There are a wide variety of sorting algorithms, with different types of parallelism and different trade-offs, limitations and strengths. And this is combined with an even wider variety of misconceptions, misunderstandings, and a failure to distinguish theoretical calculations from practical reality. A parallel sorting algorithm run on N processors cannot achieve greater speedup than a factor of N. Theoretical speeds of O(log&sup2; n) and the like are upper bounds when there is no limit to the number of processors. /Sometimes/ you have a sorting task where you can use massive arrays of simple elements with the aim of minimal latency or maximum throughput when sorting large numbers of small arrays - but that is going to be very rare. In reality, sorting comes down to the speed of the data I/O - the memory, and the caches. Algorithms that are cache-friendly beat those that are not, even if they look a little slower in the theoretical calculations. And they are /always/ slower than O(n), even when you have data suitable for a bucket sort, at least when you have sizes big enough for the efficiency to be important.
On Sunday, June 20, 2021 at 10:42:16 PM UTC-4, Kevin Simonson wrote:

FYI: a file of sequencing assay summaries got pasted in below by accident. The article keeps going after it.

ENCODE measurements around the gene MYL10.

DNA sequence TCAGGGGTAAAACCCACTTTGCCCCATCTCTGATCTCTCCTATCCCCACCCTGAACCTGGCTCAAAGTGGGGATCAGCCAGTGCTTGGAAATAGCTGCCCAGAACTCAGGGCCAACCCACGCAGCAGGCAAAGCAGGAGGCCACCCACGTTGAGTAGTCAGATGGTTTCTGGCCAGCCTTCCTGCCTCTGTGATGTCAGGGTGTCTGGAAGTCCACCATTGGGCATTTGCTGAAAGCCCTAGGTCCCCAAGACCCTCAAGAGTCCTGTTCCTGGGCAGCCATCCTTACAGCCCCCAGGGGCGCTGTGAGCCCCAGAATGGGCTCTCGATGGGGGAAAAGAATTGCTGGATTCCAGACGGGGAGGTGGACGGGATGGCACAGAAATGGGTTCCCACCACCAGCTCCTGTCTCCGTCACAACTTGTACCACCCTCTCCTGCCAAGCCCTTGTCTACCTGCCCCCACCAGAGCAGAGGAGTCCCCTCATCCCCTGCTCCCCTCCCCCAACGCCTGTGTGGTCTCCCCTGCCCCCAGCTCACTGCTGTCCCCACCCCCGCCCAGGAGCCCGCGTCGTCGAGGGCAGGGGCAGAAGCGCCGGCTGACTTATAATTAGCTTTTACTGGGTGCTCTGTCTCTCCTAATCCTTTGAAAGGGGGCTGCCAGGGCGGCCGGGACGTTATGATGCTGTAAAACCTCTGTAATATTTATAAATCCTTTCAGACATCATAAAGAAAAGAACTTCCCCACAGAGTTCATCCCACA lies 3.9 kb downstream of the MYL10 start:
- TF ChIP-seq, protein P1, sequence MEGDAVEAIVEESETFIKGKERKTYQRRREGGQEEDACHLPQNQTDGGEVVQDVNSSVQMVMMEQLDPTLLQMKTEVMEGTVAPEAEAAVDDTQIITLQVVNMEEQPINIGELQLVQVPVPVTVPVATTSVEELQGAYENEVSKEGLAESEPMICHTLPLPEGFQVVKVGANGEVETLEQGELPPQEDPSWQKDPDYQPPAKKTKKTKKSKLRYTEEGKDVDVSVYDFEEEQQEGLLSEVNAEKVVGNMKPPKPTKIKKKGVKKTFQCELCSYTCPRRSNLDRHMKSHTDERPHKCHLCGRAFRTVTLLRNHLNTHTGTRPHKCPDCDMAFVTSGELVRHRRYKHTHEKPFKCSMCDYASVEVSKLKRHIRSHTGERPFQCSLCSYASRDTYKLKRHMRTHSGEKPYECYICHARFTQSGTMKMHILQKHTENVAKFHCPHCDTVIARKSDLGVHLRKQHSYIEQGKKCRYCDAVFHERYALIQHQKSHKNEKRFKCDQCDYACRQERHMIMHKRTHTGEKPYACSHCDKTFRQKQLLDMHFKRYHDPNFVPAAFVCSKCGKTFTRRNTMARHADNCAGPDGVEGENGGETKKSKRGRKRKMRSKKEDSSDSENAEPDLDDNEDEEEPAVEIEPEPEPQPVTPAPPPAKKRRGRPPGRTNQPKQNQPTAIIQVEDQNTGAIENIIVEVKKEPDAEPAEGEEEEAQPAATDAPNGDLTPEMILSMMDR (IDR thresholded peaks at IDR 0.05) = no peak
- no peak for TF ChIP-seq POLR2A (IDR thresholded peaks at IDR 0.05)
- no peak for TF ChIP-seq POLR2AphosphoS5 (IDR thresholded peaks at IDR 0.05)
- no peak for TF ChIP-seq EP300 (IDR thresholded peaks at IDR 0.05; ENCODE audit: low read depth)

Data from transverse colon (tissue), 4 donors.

> Most sorting algorithms I've noticed seem to have an interface somewhat l=
ike this:=20
>=20 > void someAlgorithm ( elemType[] elements);=20 >=20 > So to implement this algorithm an application needs to fill the {elements=
} array, call the {someAlgorithm()} algorithm, and then read out the (sorte= d) elements of {elements}. For an {elements} object that contains n {elemTy= pe}s, how long does it take to fill that array? Is the most efficient way t= o implement a loop like this:=20
>=20 > elemType[] elems =3D new elemType[ n];=20 > int ix;=20 > for (ix =3D 0; ix < n; ix++)=20 > { elems[ ix] =3D produceElem();=20 > }=20 > someAlgorithm( elems);=20 >=20 > and then is the most efficient way to read the results of the array somet=
hing like this:=20
>=20 > for (ix =3D 0; ix < n; ix++)=20 > { consumeElem( elems[ ix]);=20 > }=20 >=20 > This would amount to, for each element, incrementing {ix}, comparing it t=